He doesn’t appear to be running on fumes. Asked to name his favorite moment since winning Indy, he quickly decides that it was pouring milk on himself in victory lane and then proceeds to rattle off four or five more things that he thought were really cool.

“I think as an ambassador of the Indy 500, I really want to push it further,” Pagenaud said. “I want to push it to other countries. I want to make sure the race is recognized as it is. It’s the biggest race in the world. It should be talked about everywhere. I want to make sure I can do that, and help as much as I can.”

Attention NASCAR teams: IMSA drivers available for Daytona!

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NASCAR will be making its debut on the Daytona International Speedway road course next month, and there’s a big fan who’d like to join the historic weekend.

This fan actually has impressive credentials, too — a few thousand laps around the 12-turn, 3.56-mile layout that annually plays host to the Rolex 24 at Daytona in January.

In 2014, the winning GTLM team in the sports car endurance classic included IMSA Porsche driver Nick Tandy, who rabidly has followed NASCAR for more than 30 years since growing up in England.

So why not try racing NASCAR? Especially because Tandy has the weekend of Aug. 14-16 free.

He’s not picky, either — offering up his services on Twitter (as well as those of Porsche teammate Earl Bamber) for an ARCA, Xfinity, trucks or Cup ride.

Tandy’s affinity for American stock-car racing runs deep.

His first trip to the World Center of Racing was as a fan attending the 50th running of the Daytona 500 on Feb. 17, 2008. During Rolex testing in January, Tandy, 35, said he hadn’t missed a Cup race on TV in 15 years.

Among his favorite NASCAR drivers: the Earnhardts, Jimmie Johnson and Kyle Busch. When IMSA ran the Indianapolis Motor Speedway road course in 2014, Tandy stayed a few extra days at the Brickyard and bought Kyle Busch gear for himself and his children.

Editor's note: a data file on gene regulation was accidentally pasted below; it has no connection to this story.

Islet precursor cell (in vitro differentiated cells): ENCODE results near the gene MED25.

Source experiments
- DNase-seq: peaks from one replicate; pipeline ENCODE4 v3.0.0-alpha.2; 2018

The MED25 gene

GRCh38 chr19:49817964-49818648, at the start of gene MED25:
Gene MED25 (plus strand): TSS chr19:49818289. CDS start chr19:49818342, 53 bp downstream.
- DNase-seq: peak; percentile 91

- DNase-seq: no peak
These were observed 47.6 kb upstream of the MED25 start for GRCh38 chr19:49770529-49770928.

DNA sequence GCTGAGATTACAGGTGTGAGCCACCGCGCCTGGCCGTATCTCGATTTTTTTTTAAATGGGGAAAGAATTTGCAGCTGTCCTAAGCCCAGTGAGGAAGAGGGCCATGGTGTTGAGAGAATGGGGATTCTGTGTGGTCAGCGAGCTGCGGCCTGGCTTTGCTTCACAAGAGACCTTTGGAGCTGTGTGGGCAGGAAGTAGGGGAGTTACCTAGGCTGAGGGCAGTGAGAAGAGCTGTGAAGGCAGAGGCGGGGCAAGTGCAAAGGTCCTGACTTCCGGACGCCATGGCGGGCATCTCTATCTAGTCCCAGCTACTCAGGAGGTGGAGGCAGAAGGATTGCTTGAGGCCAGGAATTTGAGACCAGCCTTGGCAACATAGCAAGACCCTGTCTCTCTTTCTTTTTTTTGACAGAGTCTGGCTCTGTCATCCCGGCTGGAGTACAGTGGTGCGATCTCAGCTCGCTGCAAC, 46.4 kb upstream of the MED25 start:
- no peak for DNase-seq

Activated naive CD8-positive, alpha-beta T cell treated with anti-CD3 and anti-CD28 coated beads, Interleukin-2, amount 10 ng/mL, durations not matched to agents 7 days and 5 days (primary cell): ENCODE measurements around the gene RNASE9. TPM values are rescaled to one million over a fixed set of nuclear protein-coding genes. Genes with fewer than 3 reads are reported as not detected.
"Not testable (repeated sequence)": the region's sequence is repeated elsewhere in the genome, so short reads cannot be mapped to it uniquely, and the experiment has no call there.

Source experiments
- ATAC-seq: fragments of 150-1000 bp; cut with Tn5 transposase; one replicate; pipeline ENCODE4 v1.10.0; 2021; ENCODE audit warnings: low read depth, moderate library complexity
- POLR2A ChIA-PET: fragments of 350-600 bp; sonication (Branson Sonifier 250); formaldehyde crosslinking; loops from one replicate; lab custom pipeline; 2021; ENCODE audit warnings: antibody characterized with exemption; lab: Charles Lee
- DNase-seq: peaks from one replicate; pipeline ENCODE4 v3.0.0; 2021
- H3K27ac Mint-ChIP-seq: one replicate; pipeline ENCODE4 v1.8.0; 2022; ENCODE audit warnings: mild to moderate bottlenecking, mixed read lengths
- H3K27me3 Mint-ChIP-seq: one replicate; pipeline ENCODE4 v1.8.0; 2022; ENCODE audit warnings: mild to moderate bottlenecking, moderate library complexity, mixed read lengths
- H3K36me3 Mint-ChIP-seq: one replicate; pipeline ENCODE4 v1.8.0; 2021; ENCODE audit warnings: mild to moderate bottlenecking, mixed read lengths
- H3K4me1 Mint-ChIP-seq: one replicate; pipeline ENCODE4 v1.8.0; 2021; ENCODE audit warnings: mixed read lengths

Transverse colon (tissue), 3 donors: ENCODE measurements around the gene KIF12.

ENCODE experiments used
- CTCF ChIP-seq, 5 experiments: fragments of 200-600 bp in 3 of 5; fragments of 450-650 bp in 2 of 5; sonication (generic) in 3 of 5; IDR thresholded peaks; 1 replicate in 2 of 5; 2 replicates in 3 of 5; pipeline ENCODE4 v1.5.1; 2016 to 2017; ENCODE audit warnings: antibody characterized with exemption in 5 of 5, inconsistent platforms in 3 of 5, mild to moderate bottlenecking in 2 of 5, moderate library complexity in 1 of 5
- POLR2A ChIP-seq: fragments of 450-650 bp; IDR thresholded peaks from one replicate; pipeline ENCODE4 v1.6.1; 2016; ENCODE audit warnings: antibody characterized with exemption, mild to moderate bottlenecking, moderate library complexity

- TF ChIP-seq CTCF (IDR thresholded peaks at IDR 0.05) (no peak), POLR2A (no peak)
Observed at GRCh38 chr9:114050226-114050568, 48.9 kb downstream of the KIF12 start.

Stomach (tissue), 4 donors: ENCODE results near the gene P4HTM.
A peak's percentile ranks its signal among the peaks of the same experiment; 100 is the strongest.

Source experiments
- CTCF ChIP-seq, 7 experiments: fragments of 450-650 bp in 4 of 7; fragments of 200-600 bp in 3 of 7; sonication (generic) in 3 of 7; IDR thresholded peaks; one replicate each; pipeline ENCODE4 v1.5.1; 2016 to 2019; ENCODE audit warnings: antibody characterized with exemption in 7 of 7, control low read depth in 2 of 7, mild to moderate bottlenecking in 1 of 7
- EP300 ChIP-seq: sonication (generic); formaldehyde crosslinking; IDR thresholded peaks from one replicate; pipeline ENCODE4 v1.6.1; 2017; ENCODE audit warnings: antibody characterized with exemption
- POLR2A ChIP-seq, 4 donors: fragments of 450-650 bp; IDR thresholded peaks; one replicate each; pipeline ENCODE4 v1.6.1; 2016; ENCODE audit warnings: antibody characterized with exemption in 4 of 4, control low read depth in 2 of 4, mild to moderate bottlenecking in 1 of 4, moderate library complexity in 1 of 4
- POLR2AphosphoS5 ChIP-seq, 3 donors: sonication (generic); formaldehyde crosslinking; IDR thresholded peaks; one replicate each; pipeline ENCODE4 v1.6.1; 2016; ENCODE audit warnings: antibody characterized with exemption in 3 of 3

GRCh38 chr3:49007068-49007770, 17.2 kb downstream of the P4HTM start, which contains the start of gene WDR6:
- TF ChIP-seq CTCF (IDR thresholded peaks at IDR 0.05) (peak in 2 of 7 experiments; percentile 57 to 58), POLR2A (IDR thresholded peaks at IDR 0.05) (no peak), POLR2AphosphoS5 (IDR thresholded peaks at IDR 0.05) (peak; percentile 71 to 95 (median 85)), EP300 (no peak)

He briefly took the stage during a NASCAR weekend last October. After IMSA’s season finale at Road Atlanta, Tandy made a few demonstration laps and a burnout in his No. 911 Porsche before the Cup race at Talladega Superspeedway.

He also has some experience in stock cars, having raced Modified-type grass-roots series on England’s quarter-mile short tracks.

Couple that with a Daytona road course record that includes two consecutive podium class finishes (including last Saturday) and a sports car resume with 13 IMSA victories and an overall win in the 2015 24 Hours of Le Mans … and maybe a NASCAR team should take a look.

And Tandy isn’t the only IMSA driver who likely would be available.

Corvette driver Jordan Taylor, who won the 2017 Rolex 24 overall title with Jeff Gordon as a teammate (and the inspiration for his Rodney Sandstrom persona), also tweeted his availability for the weekend on the high banks.

Sports car veteran Andy Lally, a GTD driver with multiple class wins in the Rolex 24 as well as 38 Cup starts (he was the 2011 rookie of the season in NASCAR’s premier series), also hung out his shingle.

There also is AIM Vasser Sullivan’s Jack Hawksworth (who just won at Daytona last Saturday), the Englishman who teamed with Kyle Busch at the Rolex 24 in January and made an Xfinity start at Mid-Ohio last year with Joe Gibbs Racing.

Many sports car drivers (such as Taylor) already live in Florida, and many are hunkering down in the Sunshine State with IMSA returning to action at Daytona last week and Sebring International Raceway next week. Because of COVID-19-related travel concerns and restrictions, several IMSA stars who live outside the country are riding out the pandemic within a few hours of Daytona with nothing to do.

Why not a weekend at the World Center of Racing?

Over the years, scads of “road-course ringers” (including some Formula One veterans) have tried their hands in stock cars at Sonoma Raceway and Watkins Glen International.

How about considering the many sports car drivers who already have reached victory lane at Daytona by making a few right-hand turns, too?